James F. Dunnigan: I Would Recommend StrategyPage
We’re in a golden age of writing about warfare. In case you haven’t noticed social aggregators, discussion boards, multitudinous blogs, and independent websites have created a thriving new culture where the public can learn about militaries and their activities with neither censorship nor restrictions.
One of the leading portals to 21st century kriegkultur is StrategyPage. Launched during the medieval 1990s, when HTML and webpages were the ultimate tools for independent writers, it has endured and evolved into a formidable resource for all things related to warfare and weapons.
With daily traffic in the five-digit range StrategyPage’s authors command an audience that rivals most press agencies. Foremost among them is Editor in Chief James F. Dunnigan. As a pioneer of tabletop war gaming Dunnigan has been catering to military enthusiasts before the beginning–of the personal computer, video games, Internet, and handcam combat footage.
A veteran author gone digital, Dunnigan’s monthly published output runs in the thousands of words on technology, current events, and killing machines. For this rare interview Jim agreed to share a little about StrategyPage’s success.
21AAR: How did you get involved with Strategy Page? How much has its purpose and content changed since 1998?
JFD: I was one of the founders and the purpose has not changed. StrategyPage…
…provides quick, easy access to what is going on in military affairs. We cover armed forces world wide, as well as up to date reporting on wars and hotspots wherever they may be. All the news you need, written so that it fits into the time you have for it.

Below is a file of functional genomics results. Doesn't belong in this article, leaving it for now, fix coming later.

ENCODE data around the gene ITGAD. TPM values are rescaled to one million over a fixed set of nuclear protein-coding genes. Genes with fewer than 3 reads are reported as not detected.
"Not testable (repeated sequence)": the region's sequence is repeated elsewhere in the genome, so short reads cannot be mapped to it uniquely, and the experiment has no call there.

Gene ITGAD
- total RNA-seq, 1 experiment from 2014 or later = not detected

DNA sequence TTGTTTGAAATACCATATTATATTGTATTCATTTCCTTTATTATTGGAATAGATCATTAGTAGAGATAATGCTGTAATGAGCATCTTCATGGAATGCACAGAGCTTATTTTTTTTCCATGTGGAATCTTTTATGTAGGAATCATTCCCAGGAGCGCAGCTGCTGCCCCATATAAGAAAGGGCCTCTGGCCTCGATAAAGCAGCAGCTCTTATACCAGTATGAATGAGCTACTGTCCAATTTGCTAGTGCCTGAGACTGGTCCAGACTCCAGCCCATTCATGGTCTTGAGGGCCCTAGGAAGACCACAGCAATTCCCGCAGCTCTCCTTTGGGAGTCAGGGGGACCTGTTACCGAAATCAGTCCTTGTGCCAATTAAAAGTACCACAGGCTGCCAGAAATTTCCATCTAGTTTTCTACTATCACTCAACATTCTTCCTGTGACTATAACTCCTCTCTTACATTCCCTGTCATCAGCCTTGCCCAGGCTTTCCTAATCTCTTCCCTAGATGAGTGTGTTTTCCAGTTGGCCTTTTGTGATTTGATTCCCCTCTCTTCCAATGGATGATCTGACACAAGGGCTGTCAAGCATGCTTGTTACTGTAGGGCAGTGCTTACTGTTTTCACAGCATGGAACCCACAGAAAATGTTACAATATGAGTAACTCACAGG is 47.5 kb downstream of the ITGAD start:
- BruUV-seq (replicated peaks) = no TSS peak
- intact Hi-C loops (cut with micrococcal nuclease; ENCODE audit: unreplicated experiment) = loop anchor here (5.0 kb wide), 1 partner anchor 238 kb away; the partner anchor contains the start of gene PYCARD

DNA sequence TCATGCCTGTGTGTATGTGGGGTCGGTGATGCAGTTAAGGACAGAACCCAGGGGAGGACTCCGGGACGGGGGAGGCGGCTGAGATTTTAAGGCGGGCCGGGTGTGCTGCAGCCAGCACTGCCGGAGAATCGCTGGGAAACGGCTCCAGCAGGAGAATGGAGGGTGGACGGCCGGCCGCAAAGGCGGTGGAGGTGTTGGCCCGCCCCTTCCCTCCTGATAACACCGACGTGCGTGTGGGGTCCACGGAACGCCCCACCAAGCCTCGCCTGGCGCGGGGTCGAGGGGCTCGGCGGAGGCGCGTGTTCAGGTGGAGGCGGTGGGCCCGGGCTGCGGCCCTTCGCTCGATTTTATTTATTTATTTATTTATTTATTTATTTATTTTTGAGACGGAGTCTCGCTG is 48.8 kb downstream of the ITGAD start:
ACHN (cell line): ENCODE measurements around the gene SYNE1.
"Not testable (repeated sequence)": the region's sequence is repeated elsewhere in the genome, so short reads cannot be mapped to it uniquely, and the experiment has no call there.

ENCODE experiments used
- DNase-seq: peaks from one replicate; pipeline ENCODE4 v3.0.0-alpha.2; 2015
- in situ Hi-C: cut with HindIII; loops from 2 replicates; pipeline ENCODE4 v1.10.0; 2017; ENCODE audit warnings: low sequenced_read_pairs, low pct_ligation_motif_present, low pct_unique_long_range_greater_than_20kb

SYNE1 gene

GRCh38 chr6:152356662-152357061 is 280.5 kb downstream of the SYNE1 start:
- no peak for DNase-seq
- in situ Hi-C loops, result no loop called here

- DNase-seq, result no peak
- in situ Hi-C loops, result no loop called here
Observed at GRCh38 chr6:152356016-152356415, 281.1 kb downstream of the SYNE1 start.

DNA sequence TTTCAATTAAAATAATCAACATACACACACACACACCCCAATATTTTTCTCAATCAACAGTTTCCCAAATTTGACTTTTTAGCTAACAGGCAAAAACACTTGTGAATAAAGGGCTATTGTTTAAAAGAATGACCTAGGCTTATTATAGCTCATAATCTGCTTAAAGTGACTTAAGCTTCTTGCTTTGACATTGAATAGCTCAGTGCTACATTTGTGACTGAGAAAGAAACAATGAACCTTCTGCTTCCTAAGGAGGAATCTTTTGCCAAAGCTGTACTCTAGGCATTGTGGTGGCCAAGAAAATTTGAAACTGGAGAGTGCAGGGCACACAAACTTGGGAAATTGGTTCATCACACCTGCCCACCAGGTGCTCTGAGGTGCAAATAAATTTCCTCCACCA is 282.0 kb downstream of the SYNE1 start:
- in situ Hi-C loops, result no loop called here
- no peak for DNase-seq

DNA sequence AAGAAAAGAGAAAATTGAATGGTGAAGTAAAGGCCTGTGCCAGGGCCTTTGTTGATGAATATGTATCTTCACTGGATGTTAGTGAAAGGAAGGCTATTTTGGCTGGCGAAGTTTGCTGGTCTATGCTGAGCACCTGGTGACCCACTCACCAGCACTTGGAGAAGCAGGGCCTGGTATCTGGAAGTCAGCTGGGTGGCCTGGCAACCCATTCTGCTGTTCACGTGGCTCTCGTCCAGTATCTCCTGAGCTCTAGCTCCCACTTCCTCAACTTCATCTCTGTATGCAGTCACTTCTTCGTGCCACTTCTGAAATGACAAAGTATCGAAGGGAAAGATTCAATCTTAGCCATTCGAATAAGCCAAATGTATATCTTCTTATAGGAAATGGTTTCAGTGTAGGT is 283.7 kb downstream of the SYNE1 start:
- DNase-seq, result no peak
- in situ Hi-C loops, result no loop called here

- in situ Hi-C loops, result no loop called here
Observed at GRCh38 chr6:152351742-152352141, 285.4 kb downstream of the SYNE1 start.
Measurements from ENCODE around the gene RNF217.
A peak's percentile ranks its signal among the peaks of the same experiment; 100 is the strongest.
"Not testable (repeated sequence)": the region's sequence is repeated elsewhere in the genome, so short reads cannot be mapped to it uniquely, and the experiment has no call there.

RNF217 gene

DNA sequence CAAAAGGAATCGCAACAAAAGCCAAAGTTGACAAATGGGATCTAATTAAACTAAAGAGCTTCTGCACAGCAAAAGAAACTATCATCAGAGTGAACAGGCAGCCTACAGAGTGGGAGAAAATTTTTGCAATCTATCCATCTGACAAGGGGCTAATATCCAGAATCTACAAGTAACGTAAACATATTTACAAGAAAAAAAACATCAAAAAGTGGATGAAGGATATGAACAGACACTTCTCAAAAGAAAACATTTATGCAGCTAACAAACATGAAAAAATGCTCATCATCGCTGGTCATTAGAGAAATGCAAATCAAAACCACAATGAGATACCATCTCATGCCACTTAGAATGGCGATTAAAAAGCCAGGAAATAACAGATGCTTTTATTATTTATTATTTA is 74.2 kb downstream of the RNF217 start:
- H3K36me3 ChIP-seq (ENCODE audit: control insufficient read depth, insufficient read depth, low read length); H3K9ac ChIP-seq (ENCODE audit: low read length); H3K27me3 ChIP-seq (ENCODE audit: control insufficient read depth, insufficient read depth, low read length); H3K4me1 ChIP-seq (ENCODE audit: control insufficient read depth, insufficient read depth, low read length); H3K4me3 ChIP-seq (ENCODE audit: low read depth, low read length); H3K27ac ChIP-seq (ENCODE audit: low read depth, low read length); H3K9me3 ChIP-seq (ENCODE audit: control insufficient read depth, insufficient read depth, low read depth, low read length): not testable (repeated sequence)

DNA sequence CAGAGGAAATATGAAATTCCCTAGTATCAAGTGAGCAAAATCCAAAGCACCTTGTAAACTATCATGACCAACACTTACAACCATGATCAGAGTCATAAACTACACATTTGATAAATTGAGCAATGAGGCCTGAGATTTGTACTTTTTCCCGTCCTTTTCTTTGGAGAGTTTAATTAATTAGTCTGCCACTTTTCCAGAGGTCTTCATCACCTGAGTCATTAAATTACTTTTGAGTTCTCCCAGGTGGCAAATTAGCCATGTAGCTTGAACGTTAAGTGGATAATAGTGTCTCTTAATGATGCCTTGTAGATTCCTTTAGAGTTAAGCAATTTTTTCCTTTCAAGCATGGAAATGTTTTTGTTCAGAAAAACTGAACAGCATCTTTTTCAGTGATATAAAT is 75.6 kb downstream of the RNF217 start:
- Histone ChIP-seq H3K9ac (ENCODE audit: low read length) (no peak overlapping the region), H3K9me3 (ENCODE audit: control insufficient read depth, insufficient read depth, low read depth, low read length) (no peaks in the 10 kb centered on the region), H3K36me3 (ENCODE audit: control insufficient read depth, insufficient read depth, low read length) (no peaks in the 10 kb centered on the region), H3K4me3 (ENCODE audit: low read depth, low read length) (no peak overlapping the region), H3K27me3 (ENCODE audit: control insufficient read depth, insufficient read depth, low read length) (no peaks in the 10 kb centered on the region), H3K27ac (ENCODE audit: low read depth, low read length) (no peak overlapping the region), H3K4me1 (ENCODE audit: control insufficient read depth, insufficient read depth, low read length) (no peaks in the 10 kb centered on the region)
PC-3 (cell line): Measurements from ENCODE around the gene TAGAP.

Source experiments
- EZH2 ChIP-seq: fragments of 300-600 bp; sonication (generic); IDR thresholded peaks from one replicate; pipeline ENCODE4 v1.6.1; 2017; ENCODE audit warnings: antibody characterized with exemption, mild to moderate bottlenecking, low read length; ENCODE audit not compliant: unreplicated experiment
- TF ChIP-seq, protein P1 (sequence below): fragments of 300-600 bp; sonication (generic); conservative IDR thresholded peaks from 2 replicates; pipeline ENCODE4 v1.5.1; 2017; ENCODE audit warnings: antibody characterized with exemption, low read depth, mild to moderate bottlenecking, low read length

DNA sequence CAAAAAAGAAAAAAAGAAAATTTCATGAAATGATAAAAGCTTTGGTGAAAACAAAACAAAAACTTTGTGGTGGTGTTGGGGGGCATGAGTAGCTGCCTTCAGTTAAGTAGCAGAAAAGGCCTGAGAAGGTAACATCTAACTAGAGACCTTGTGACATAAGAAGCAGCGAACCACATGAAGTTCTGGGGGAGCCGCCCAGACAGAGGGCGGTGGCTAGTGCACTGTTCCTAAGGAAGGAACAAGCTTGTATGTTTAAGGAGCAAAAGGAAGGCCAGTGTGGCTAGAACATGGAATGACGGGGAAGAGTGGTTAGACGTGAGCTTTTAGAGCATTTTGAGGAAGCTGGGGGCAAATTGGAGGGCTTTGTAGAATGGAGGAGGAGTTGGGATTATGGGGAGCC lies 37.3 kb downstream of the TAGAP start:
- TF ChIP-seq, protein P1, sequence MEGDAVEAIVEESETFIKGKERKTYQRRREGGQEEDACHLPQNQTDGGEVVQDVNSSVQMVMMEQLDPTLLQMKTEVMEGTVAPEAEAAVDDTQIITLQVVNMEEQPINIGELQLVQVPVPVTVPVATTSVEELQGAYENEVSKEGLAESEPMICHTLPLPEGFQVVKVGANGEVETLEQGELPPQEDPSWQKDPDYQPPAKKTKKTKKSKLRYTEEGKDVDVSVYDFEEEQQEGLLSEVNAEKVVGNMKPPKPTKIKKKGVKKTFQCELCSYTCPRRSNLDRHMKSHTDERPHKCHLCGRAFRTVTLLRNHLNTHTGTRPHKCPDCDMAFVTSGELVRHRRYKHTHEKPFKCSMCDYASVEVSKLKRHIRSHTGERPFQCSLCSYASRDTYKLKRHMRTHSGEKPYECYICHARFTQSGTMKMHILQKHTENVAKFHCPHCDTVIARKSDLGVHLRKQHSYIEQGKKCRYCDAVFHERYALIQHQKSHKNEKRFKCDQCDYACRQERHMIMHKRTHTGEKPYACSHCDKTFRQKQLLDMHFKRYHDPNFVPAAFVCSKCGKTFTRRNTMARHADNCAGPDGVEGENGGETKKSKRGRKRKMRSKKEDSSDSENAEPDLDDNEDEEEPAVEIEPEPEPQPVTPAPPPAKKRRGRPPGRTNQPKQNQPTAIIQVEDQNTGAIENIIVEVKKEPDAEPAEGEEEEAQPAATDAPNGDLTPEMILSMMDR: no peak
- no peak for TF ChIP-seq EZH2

21AAR: What topics are you most involved in covering?
JFD: I cover everything but probably the regular wars updates more than anything else.
21AAR: How large is StrategyPage’s audience?
JFD: It varies. Most of the time it’s 250,000 monthly unique users. When there is a very active war going on it can be more than double that for months or longer.
21AAR: Are open sources more reliable than consulting official sources, as professional journalists do?
JFD: Open source data is more extensive and is often the official source cleaned up and more accurate.
21AAR: Is it true that the US military has now reached a point where it can deploy anywhere on Earth but can’t win wars?
JFD: Depends on how you define winning. See our section on that.
21AAR: Is the brewing confrontation between NATO and Russia justified? Or have both sides miscalculated each others intentions?
JFD: Putin created this because he needs an external threat to get attention away from the internal problems.
21AAR: You’re considered a pioneer in American tabletop war gaming in the 1960s. How much has it changed since?
JFD: More sims are computerized and more expensive to develop. Manual sims are still used in emergencies because they can be developed much more quickly.
21AAR: You’re also a pioneer in games for personal computers. Do you enjoy any modern real time strategy or military-themed video games?
JFD: Most military themed computer games are more entertainment than useful military tool. The US military has long bought source code rights and turned commercial sims in more useful (but a lot less fun) military versions. This doesn’t get much publicity although we cover it.
21AAR: Do you agree that video games and simulations will soon take over professional military training?
JFD: [It] already happened over a decade ago.
21AAR: How about war becoming the domain of robots? When will tin men roam battlefields and zap each other to death?
JFD: That’s been happening since the 19th century (torpedoes and naval mines) and has been developing ever since. We have covered that a lot.
21AAR: If you could recommend any of your books to someone unfamiliar with James F. Dunnigan, which titles would you suggest?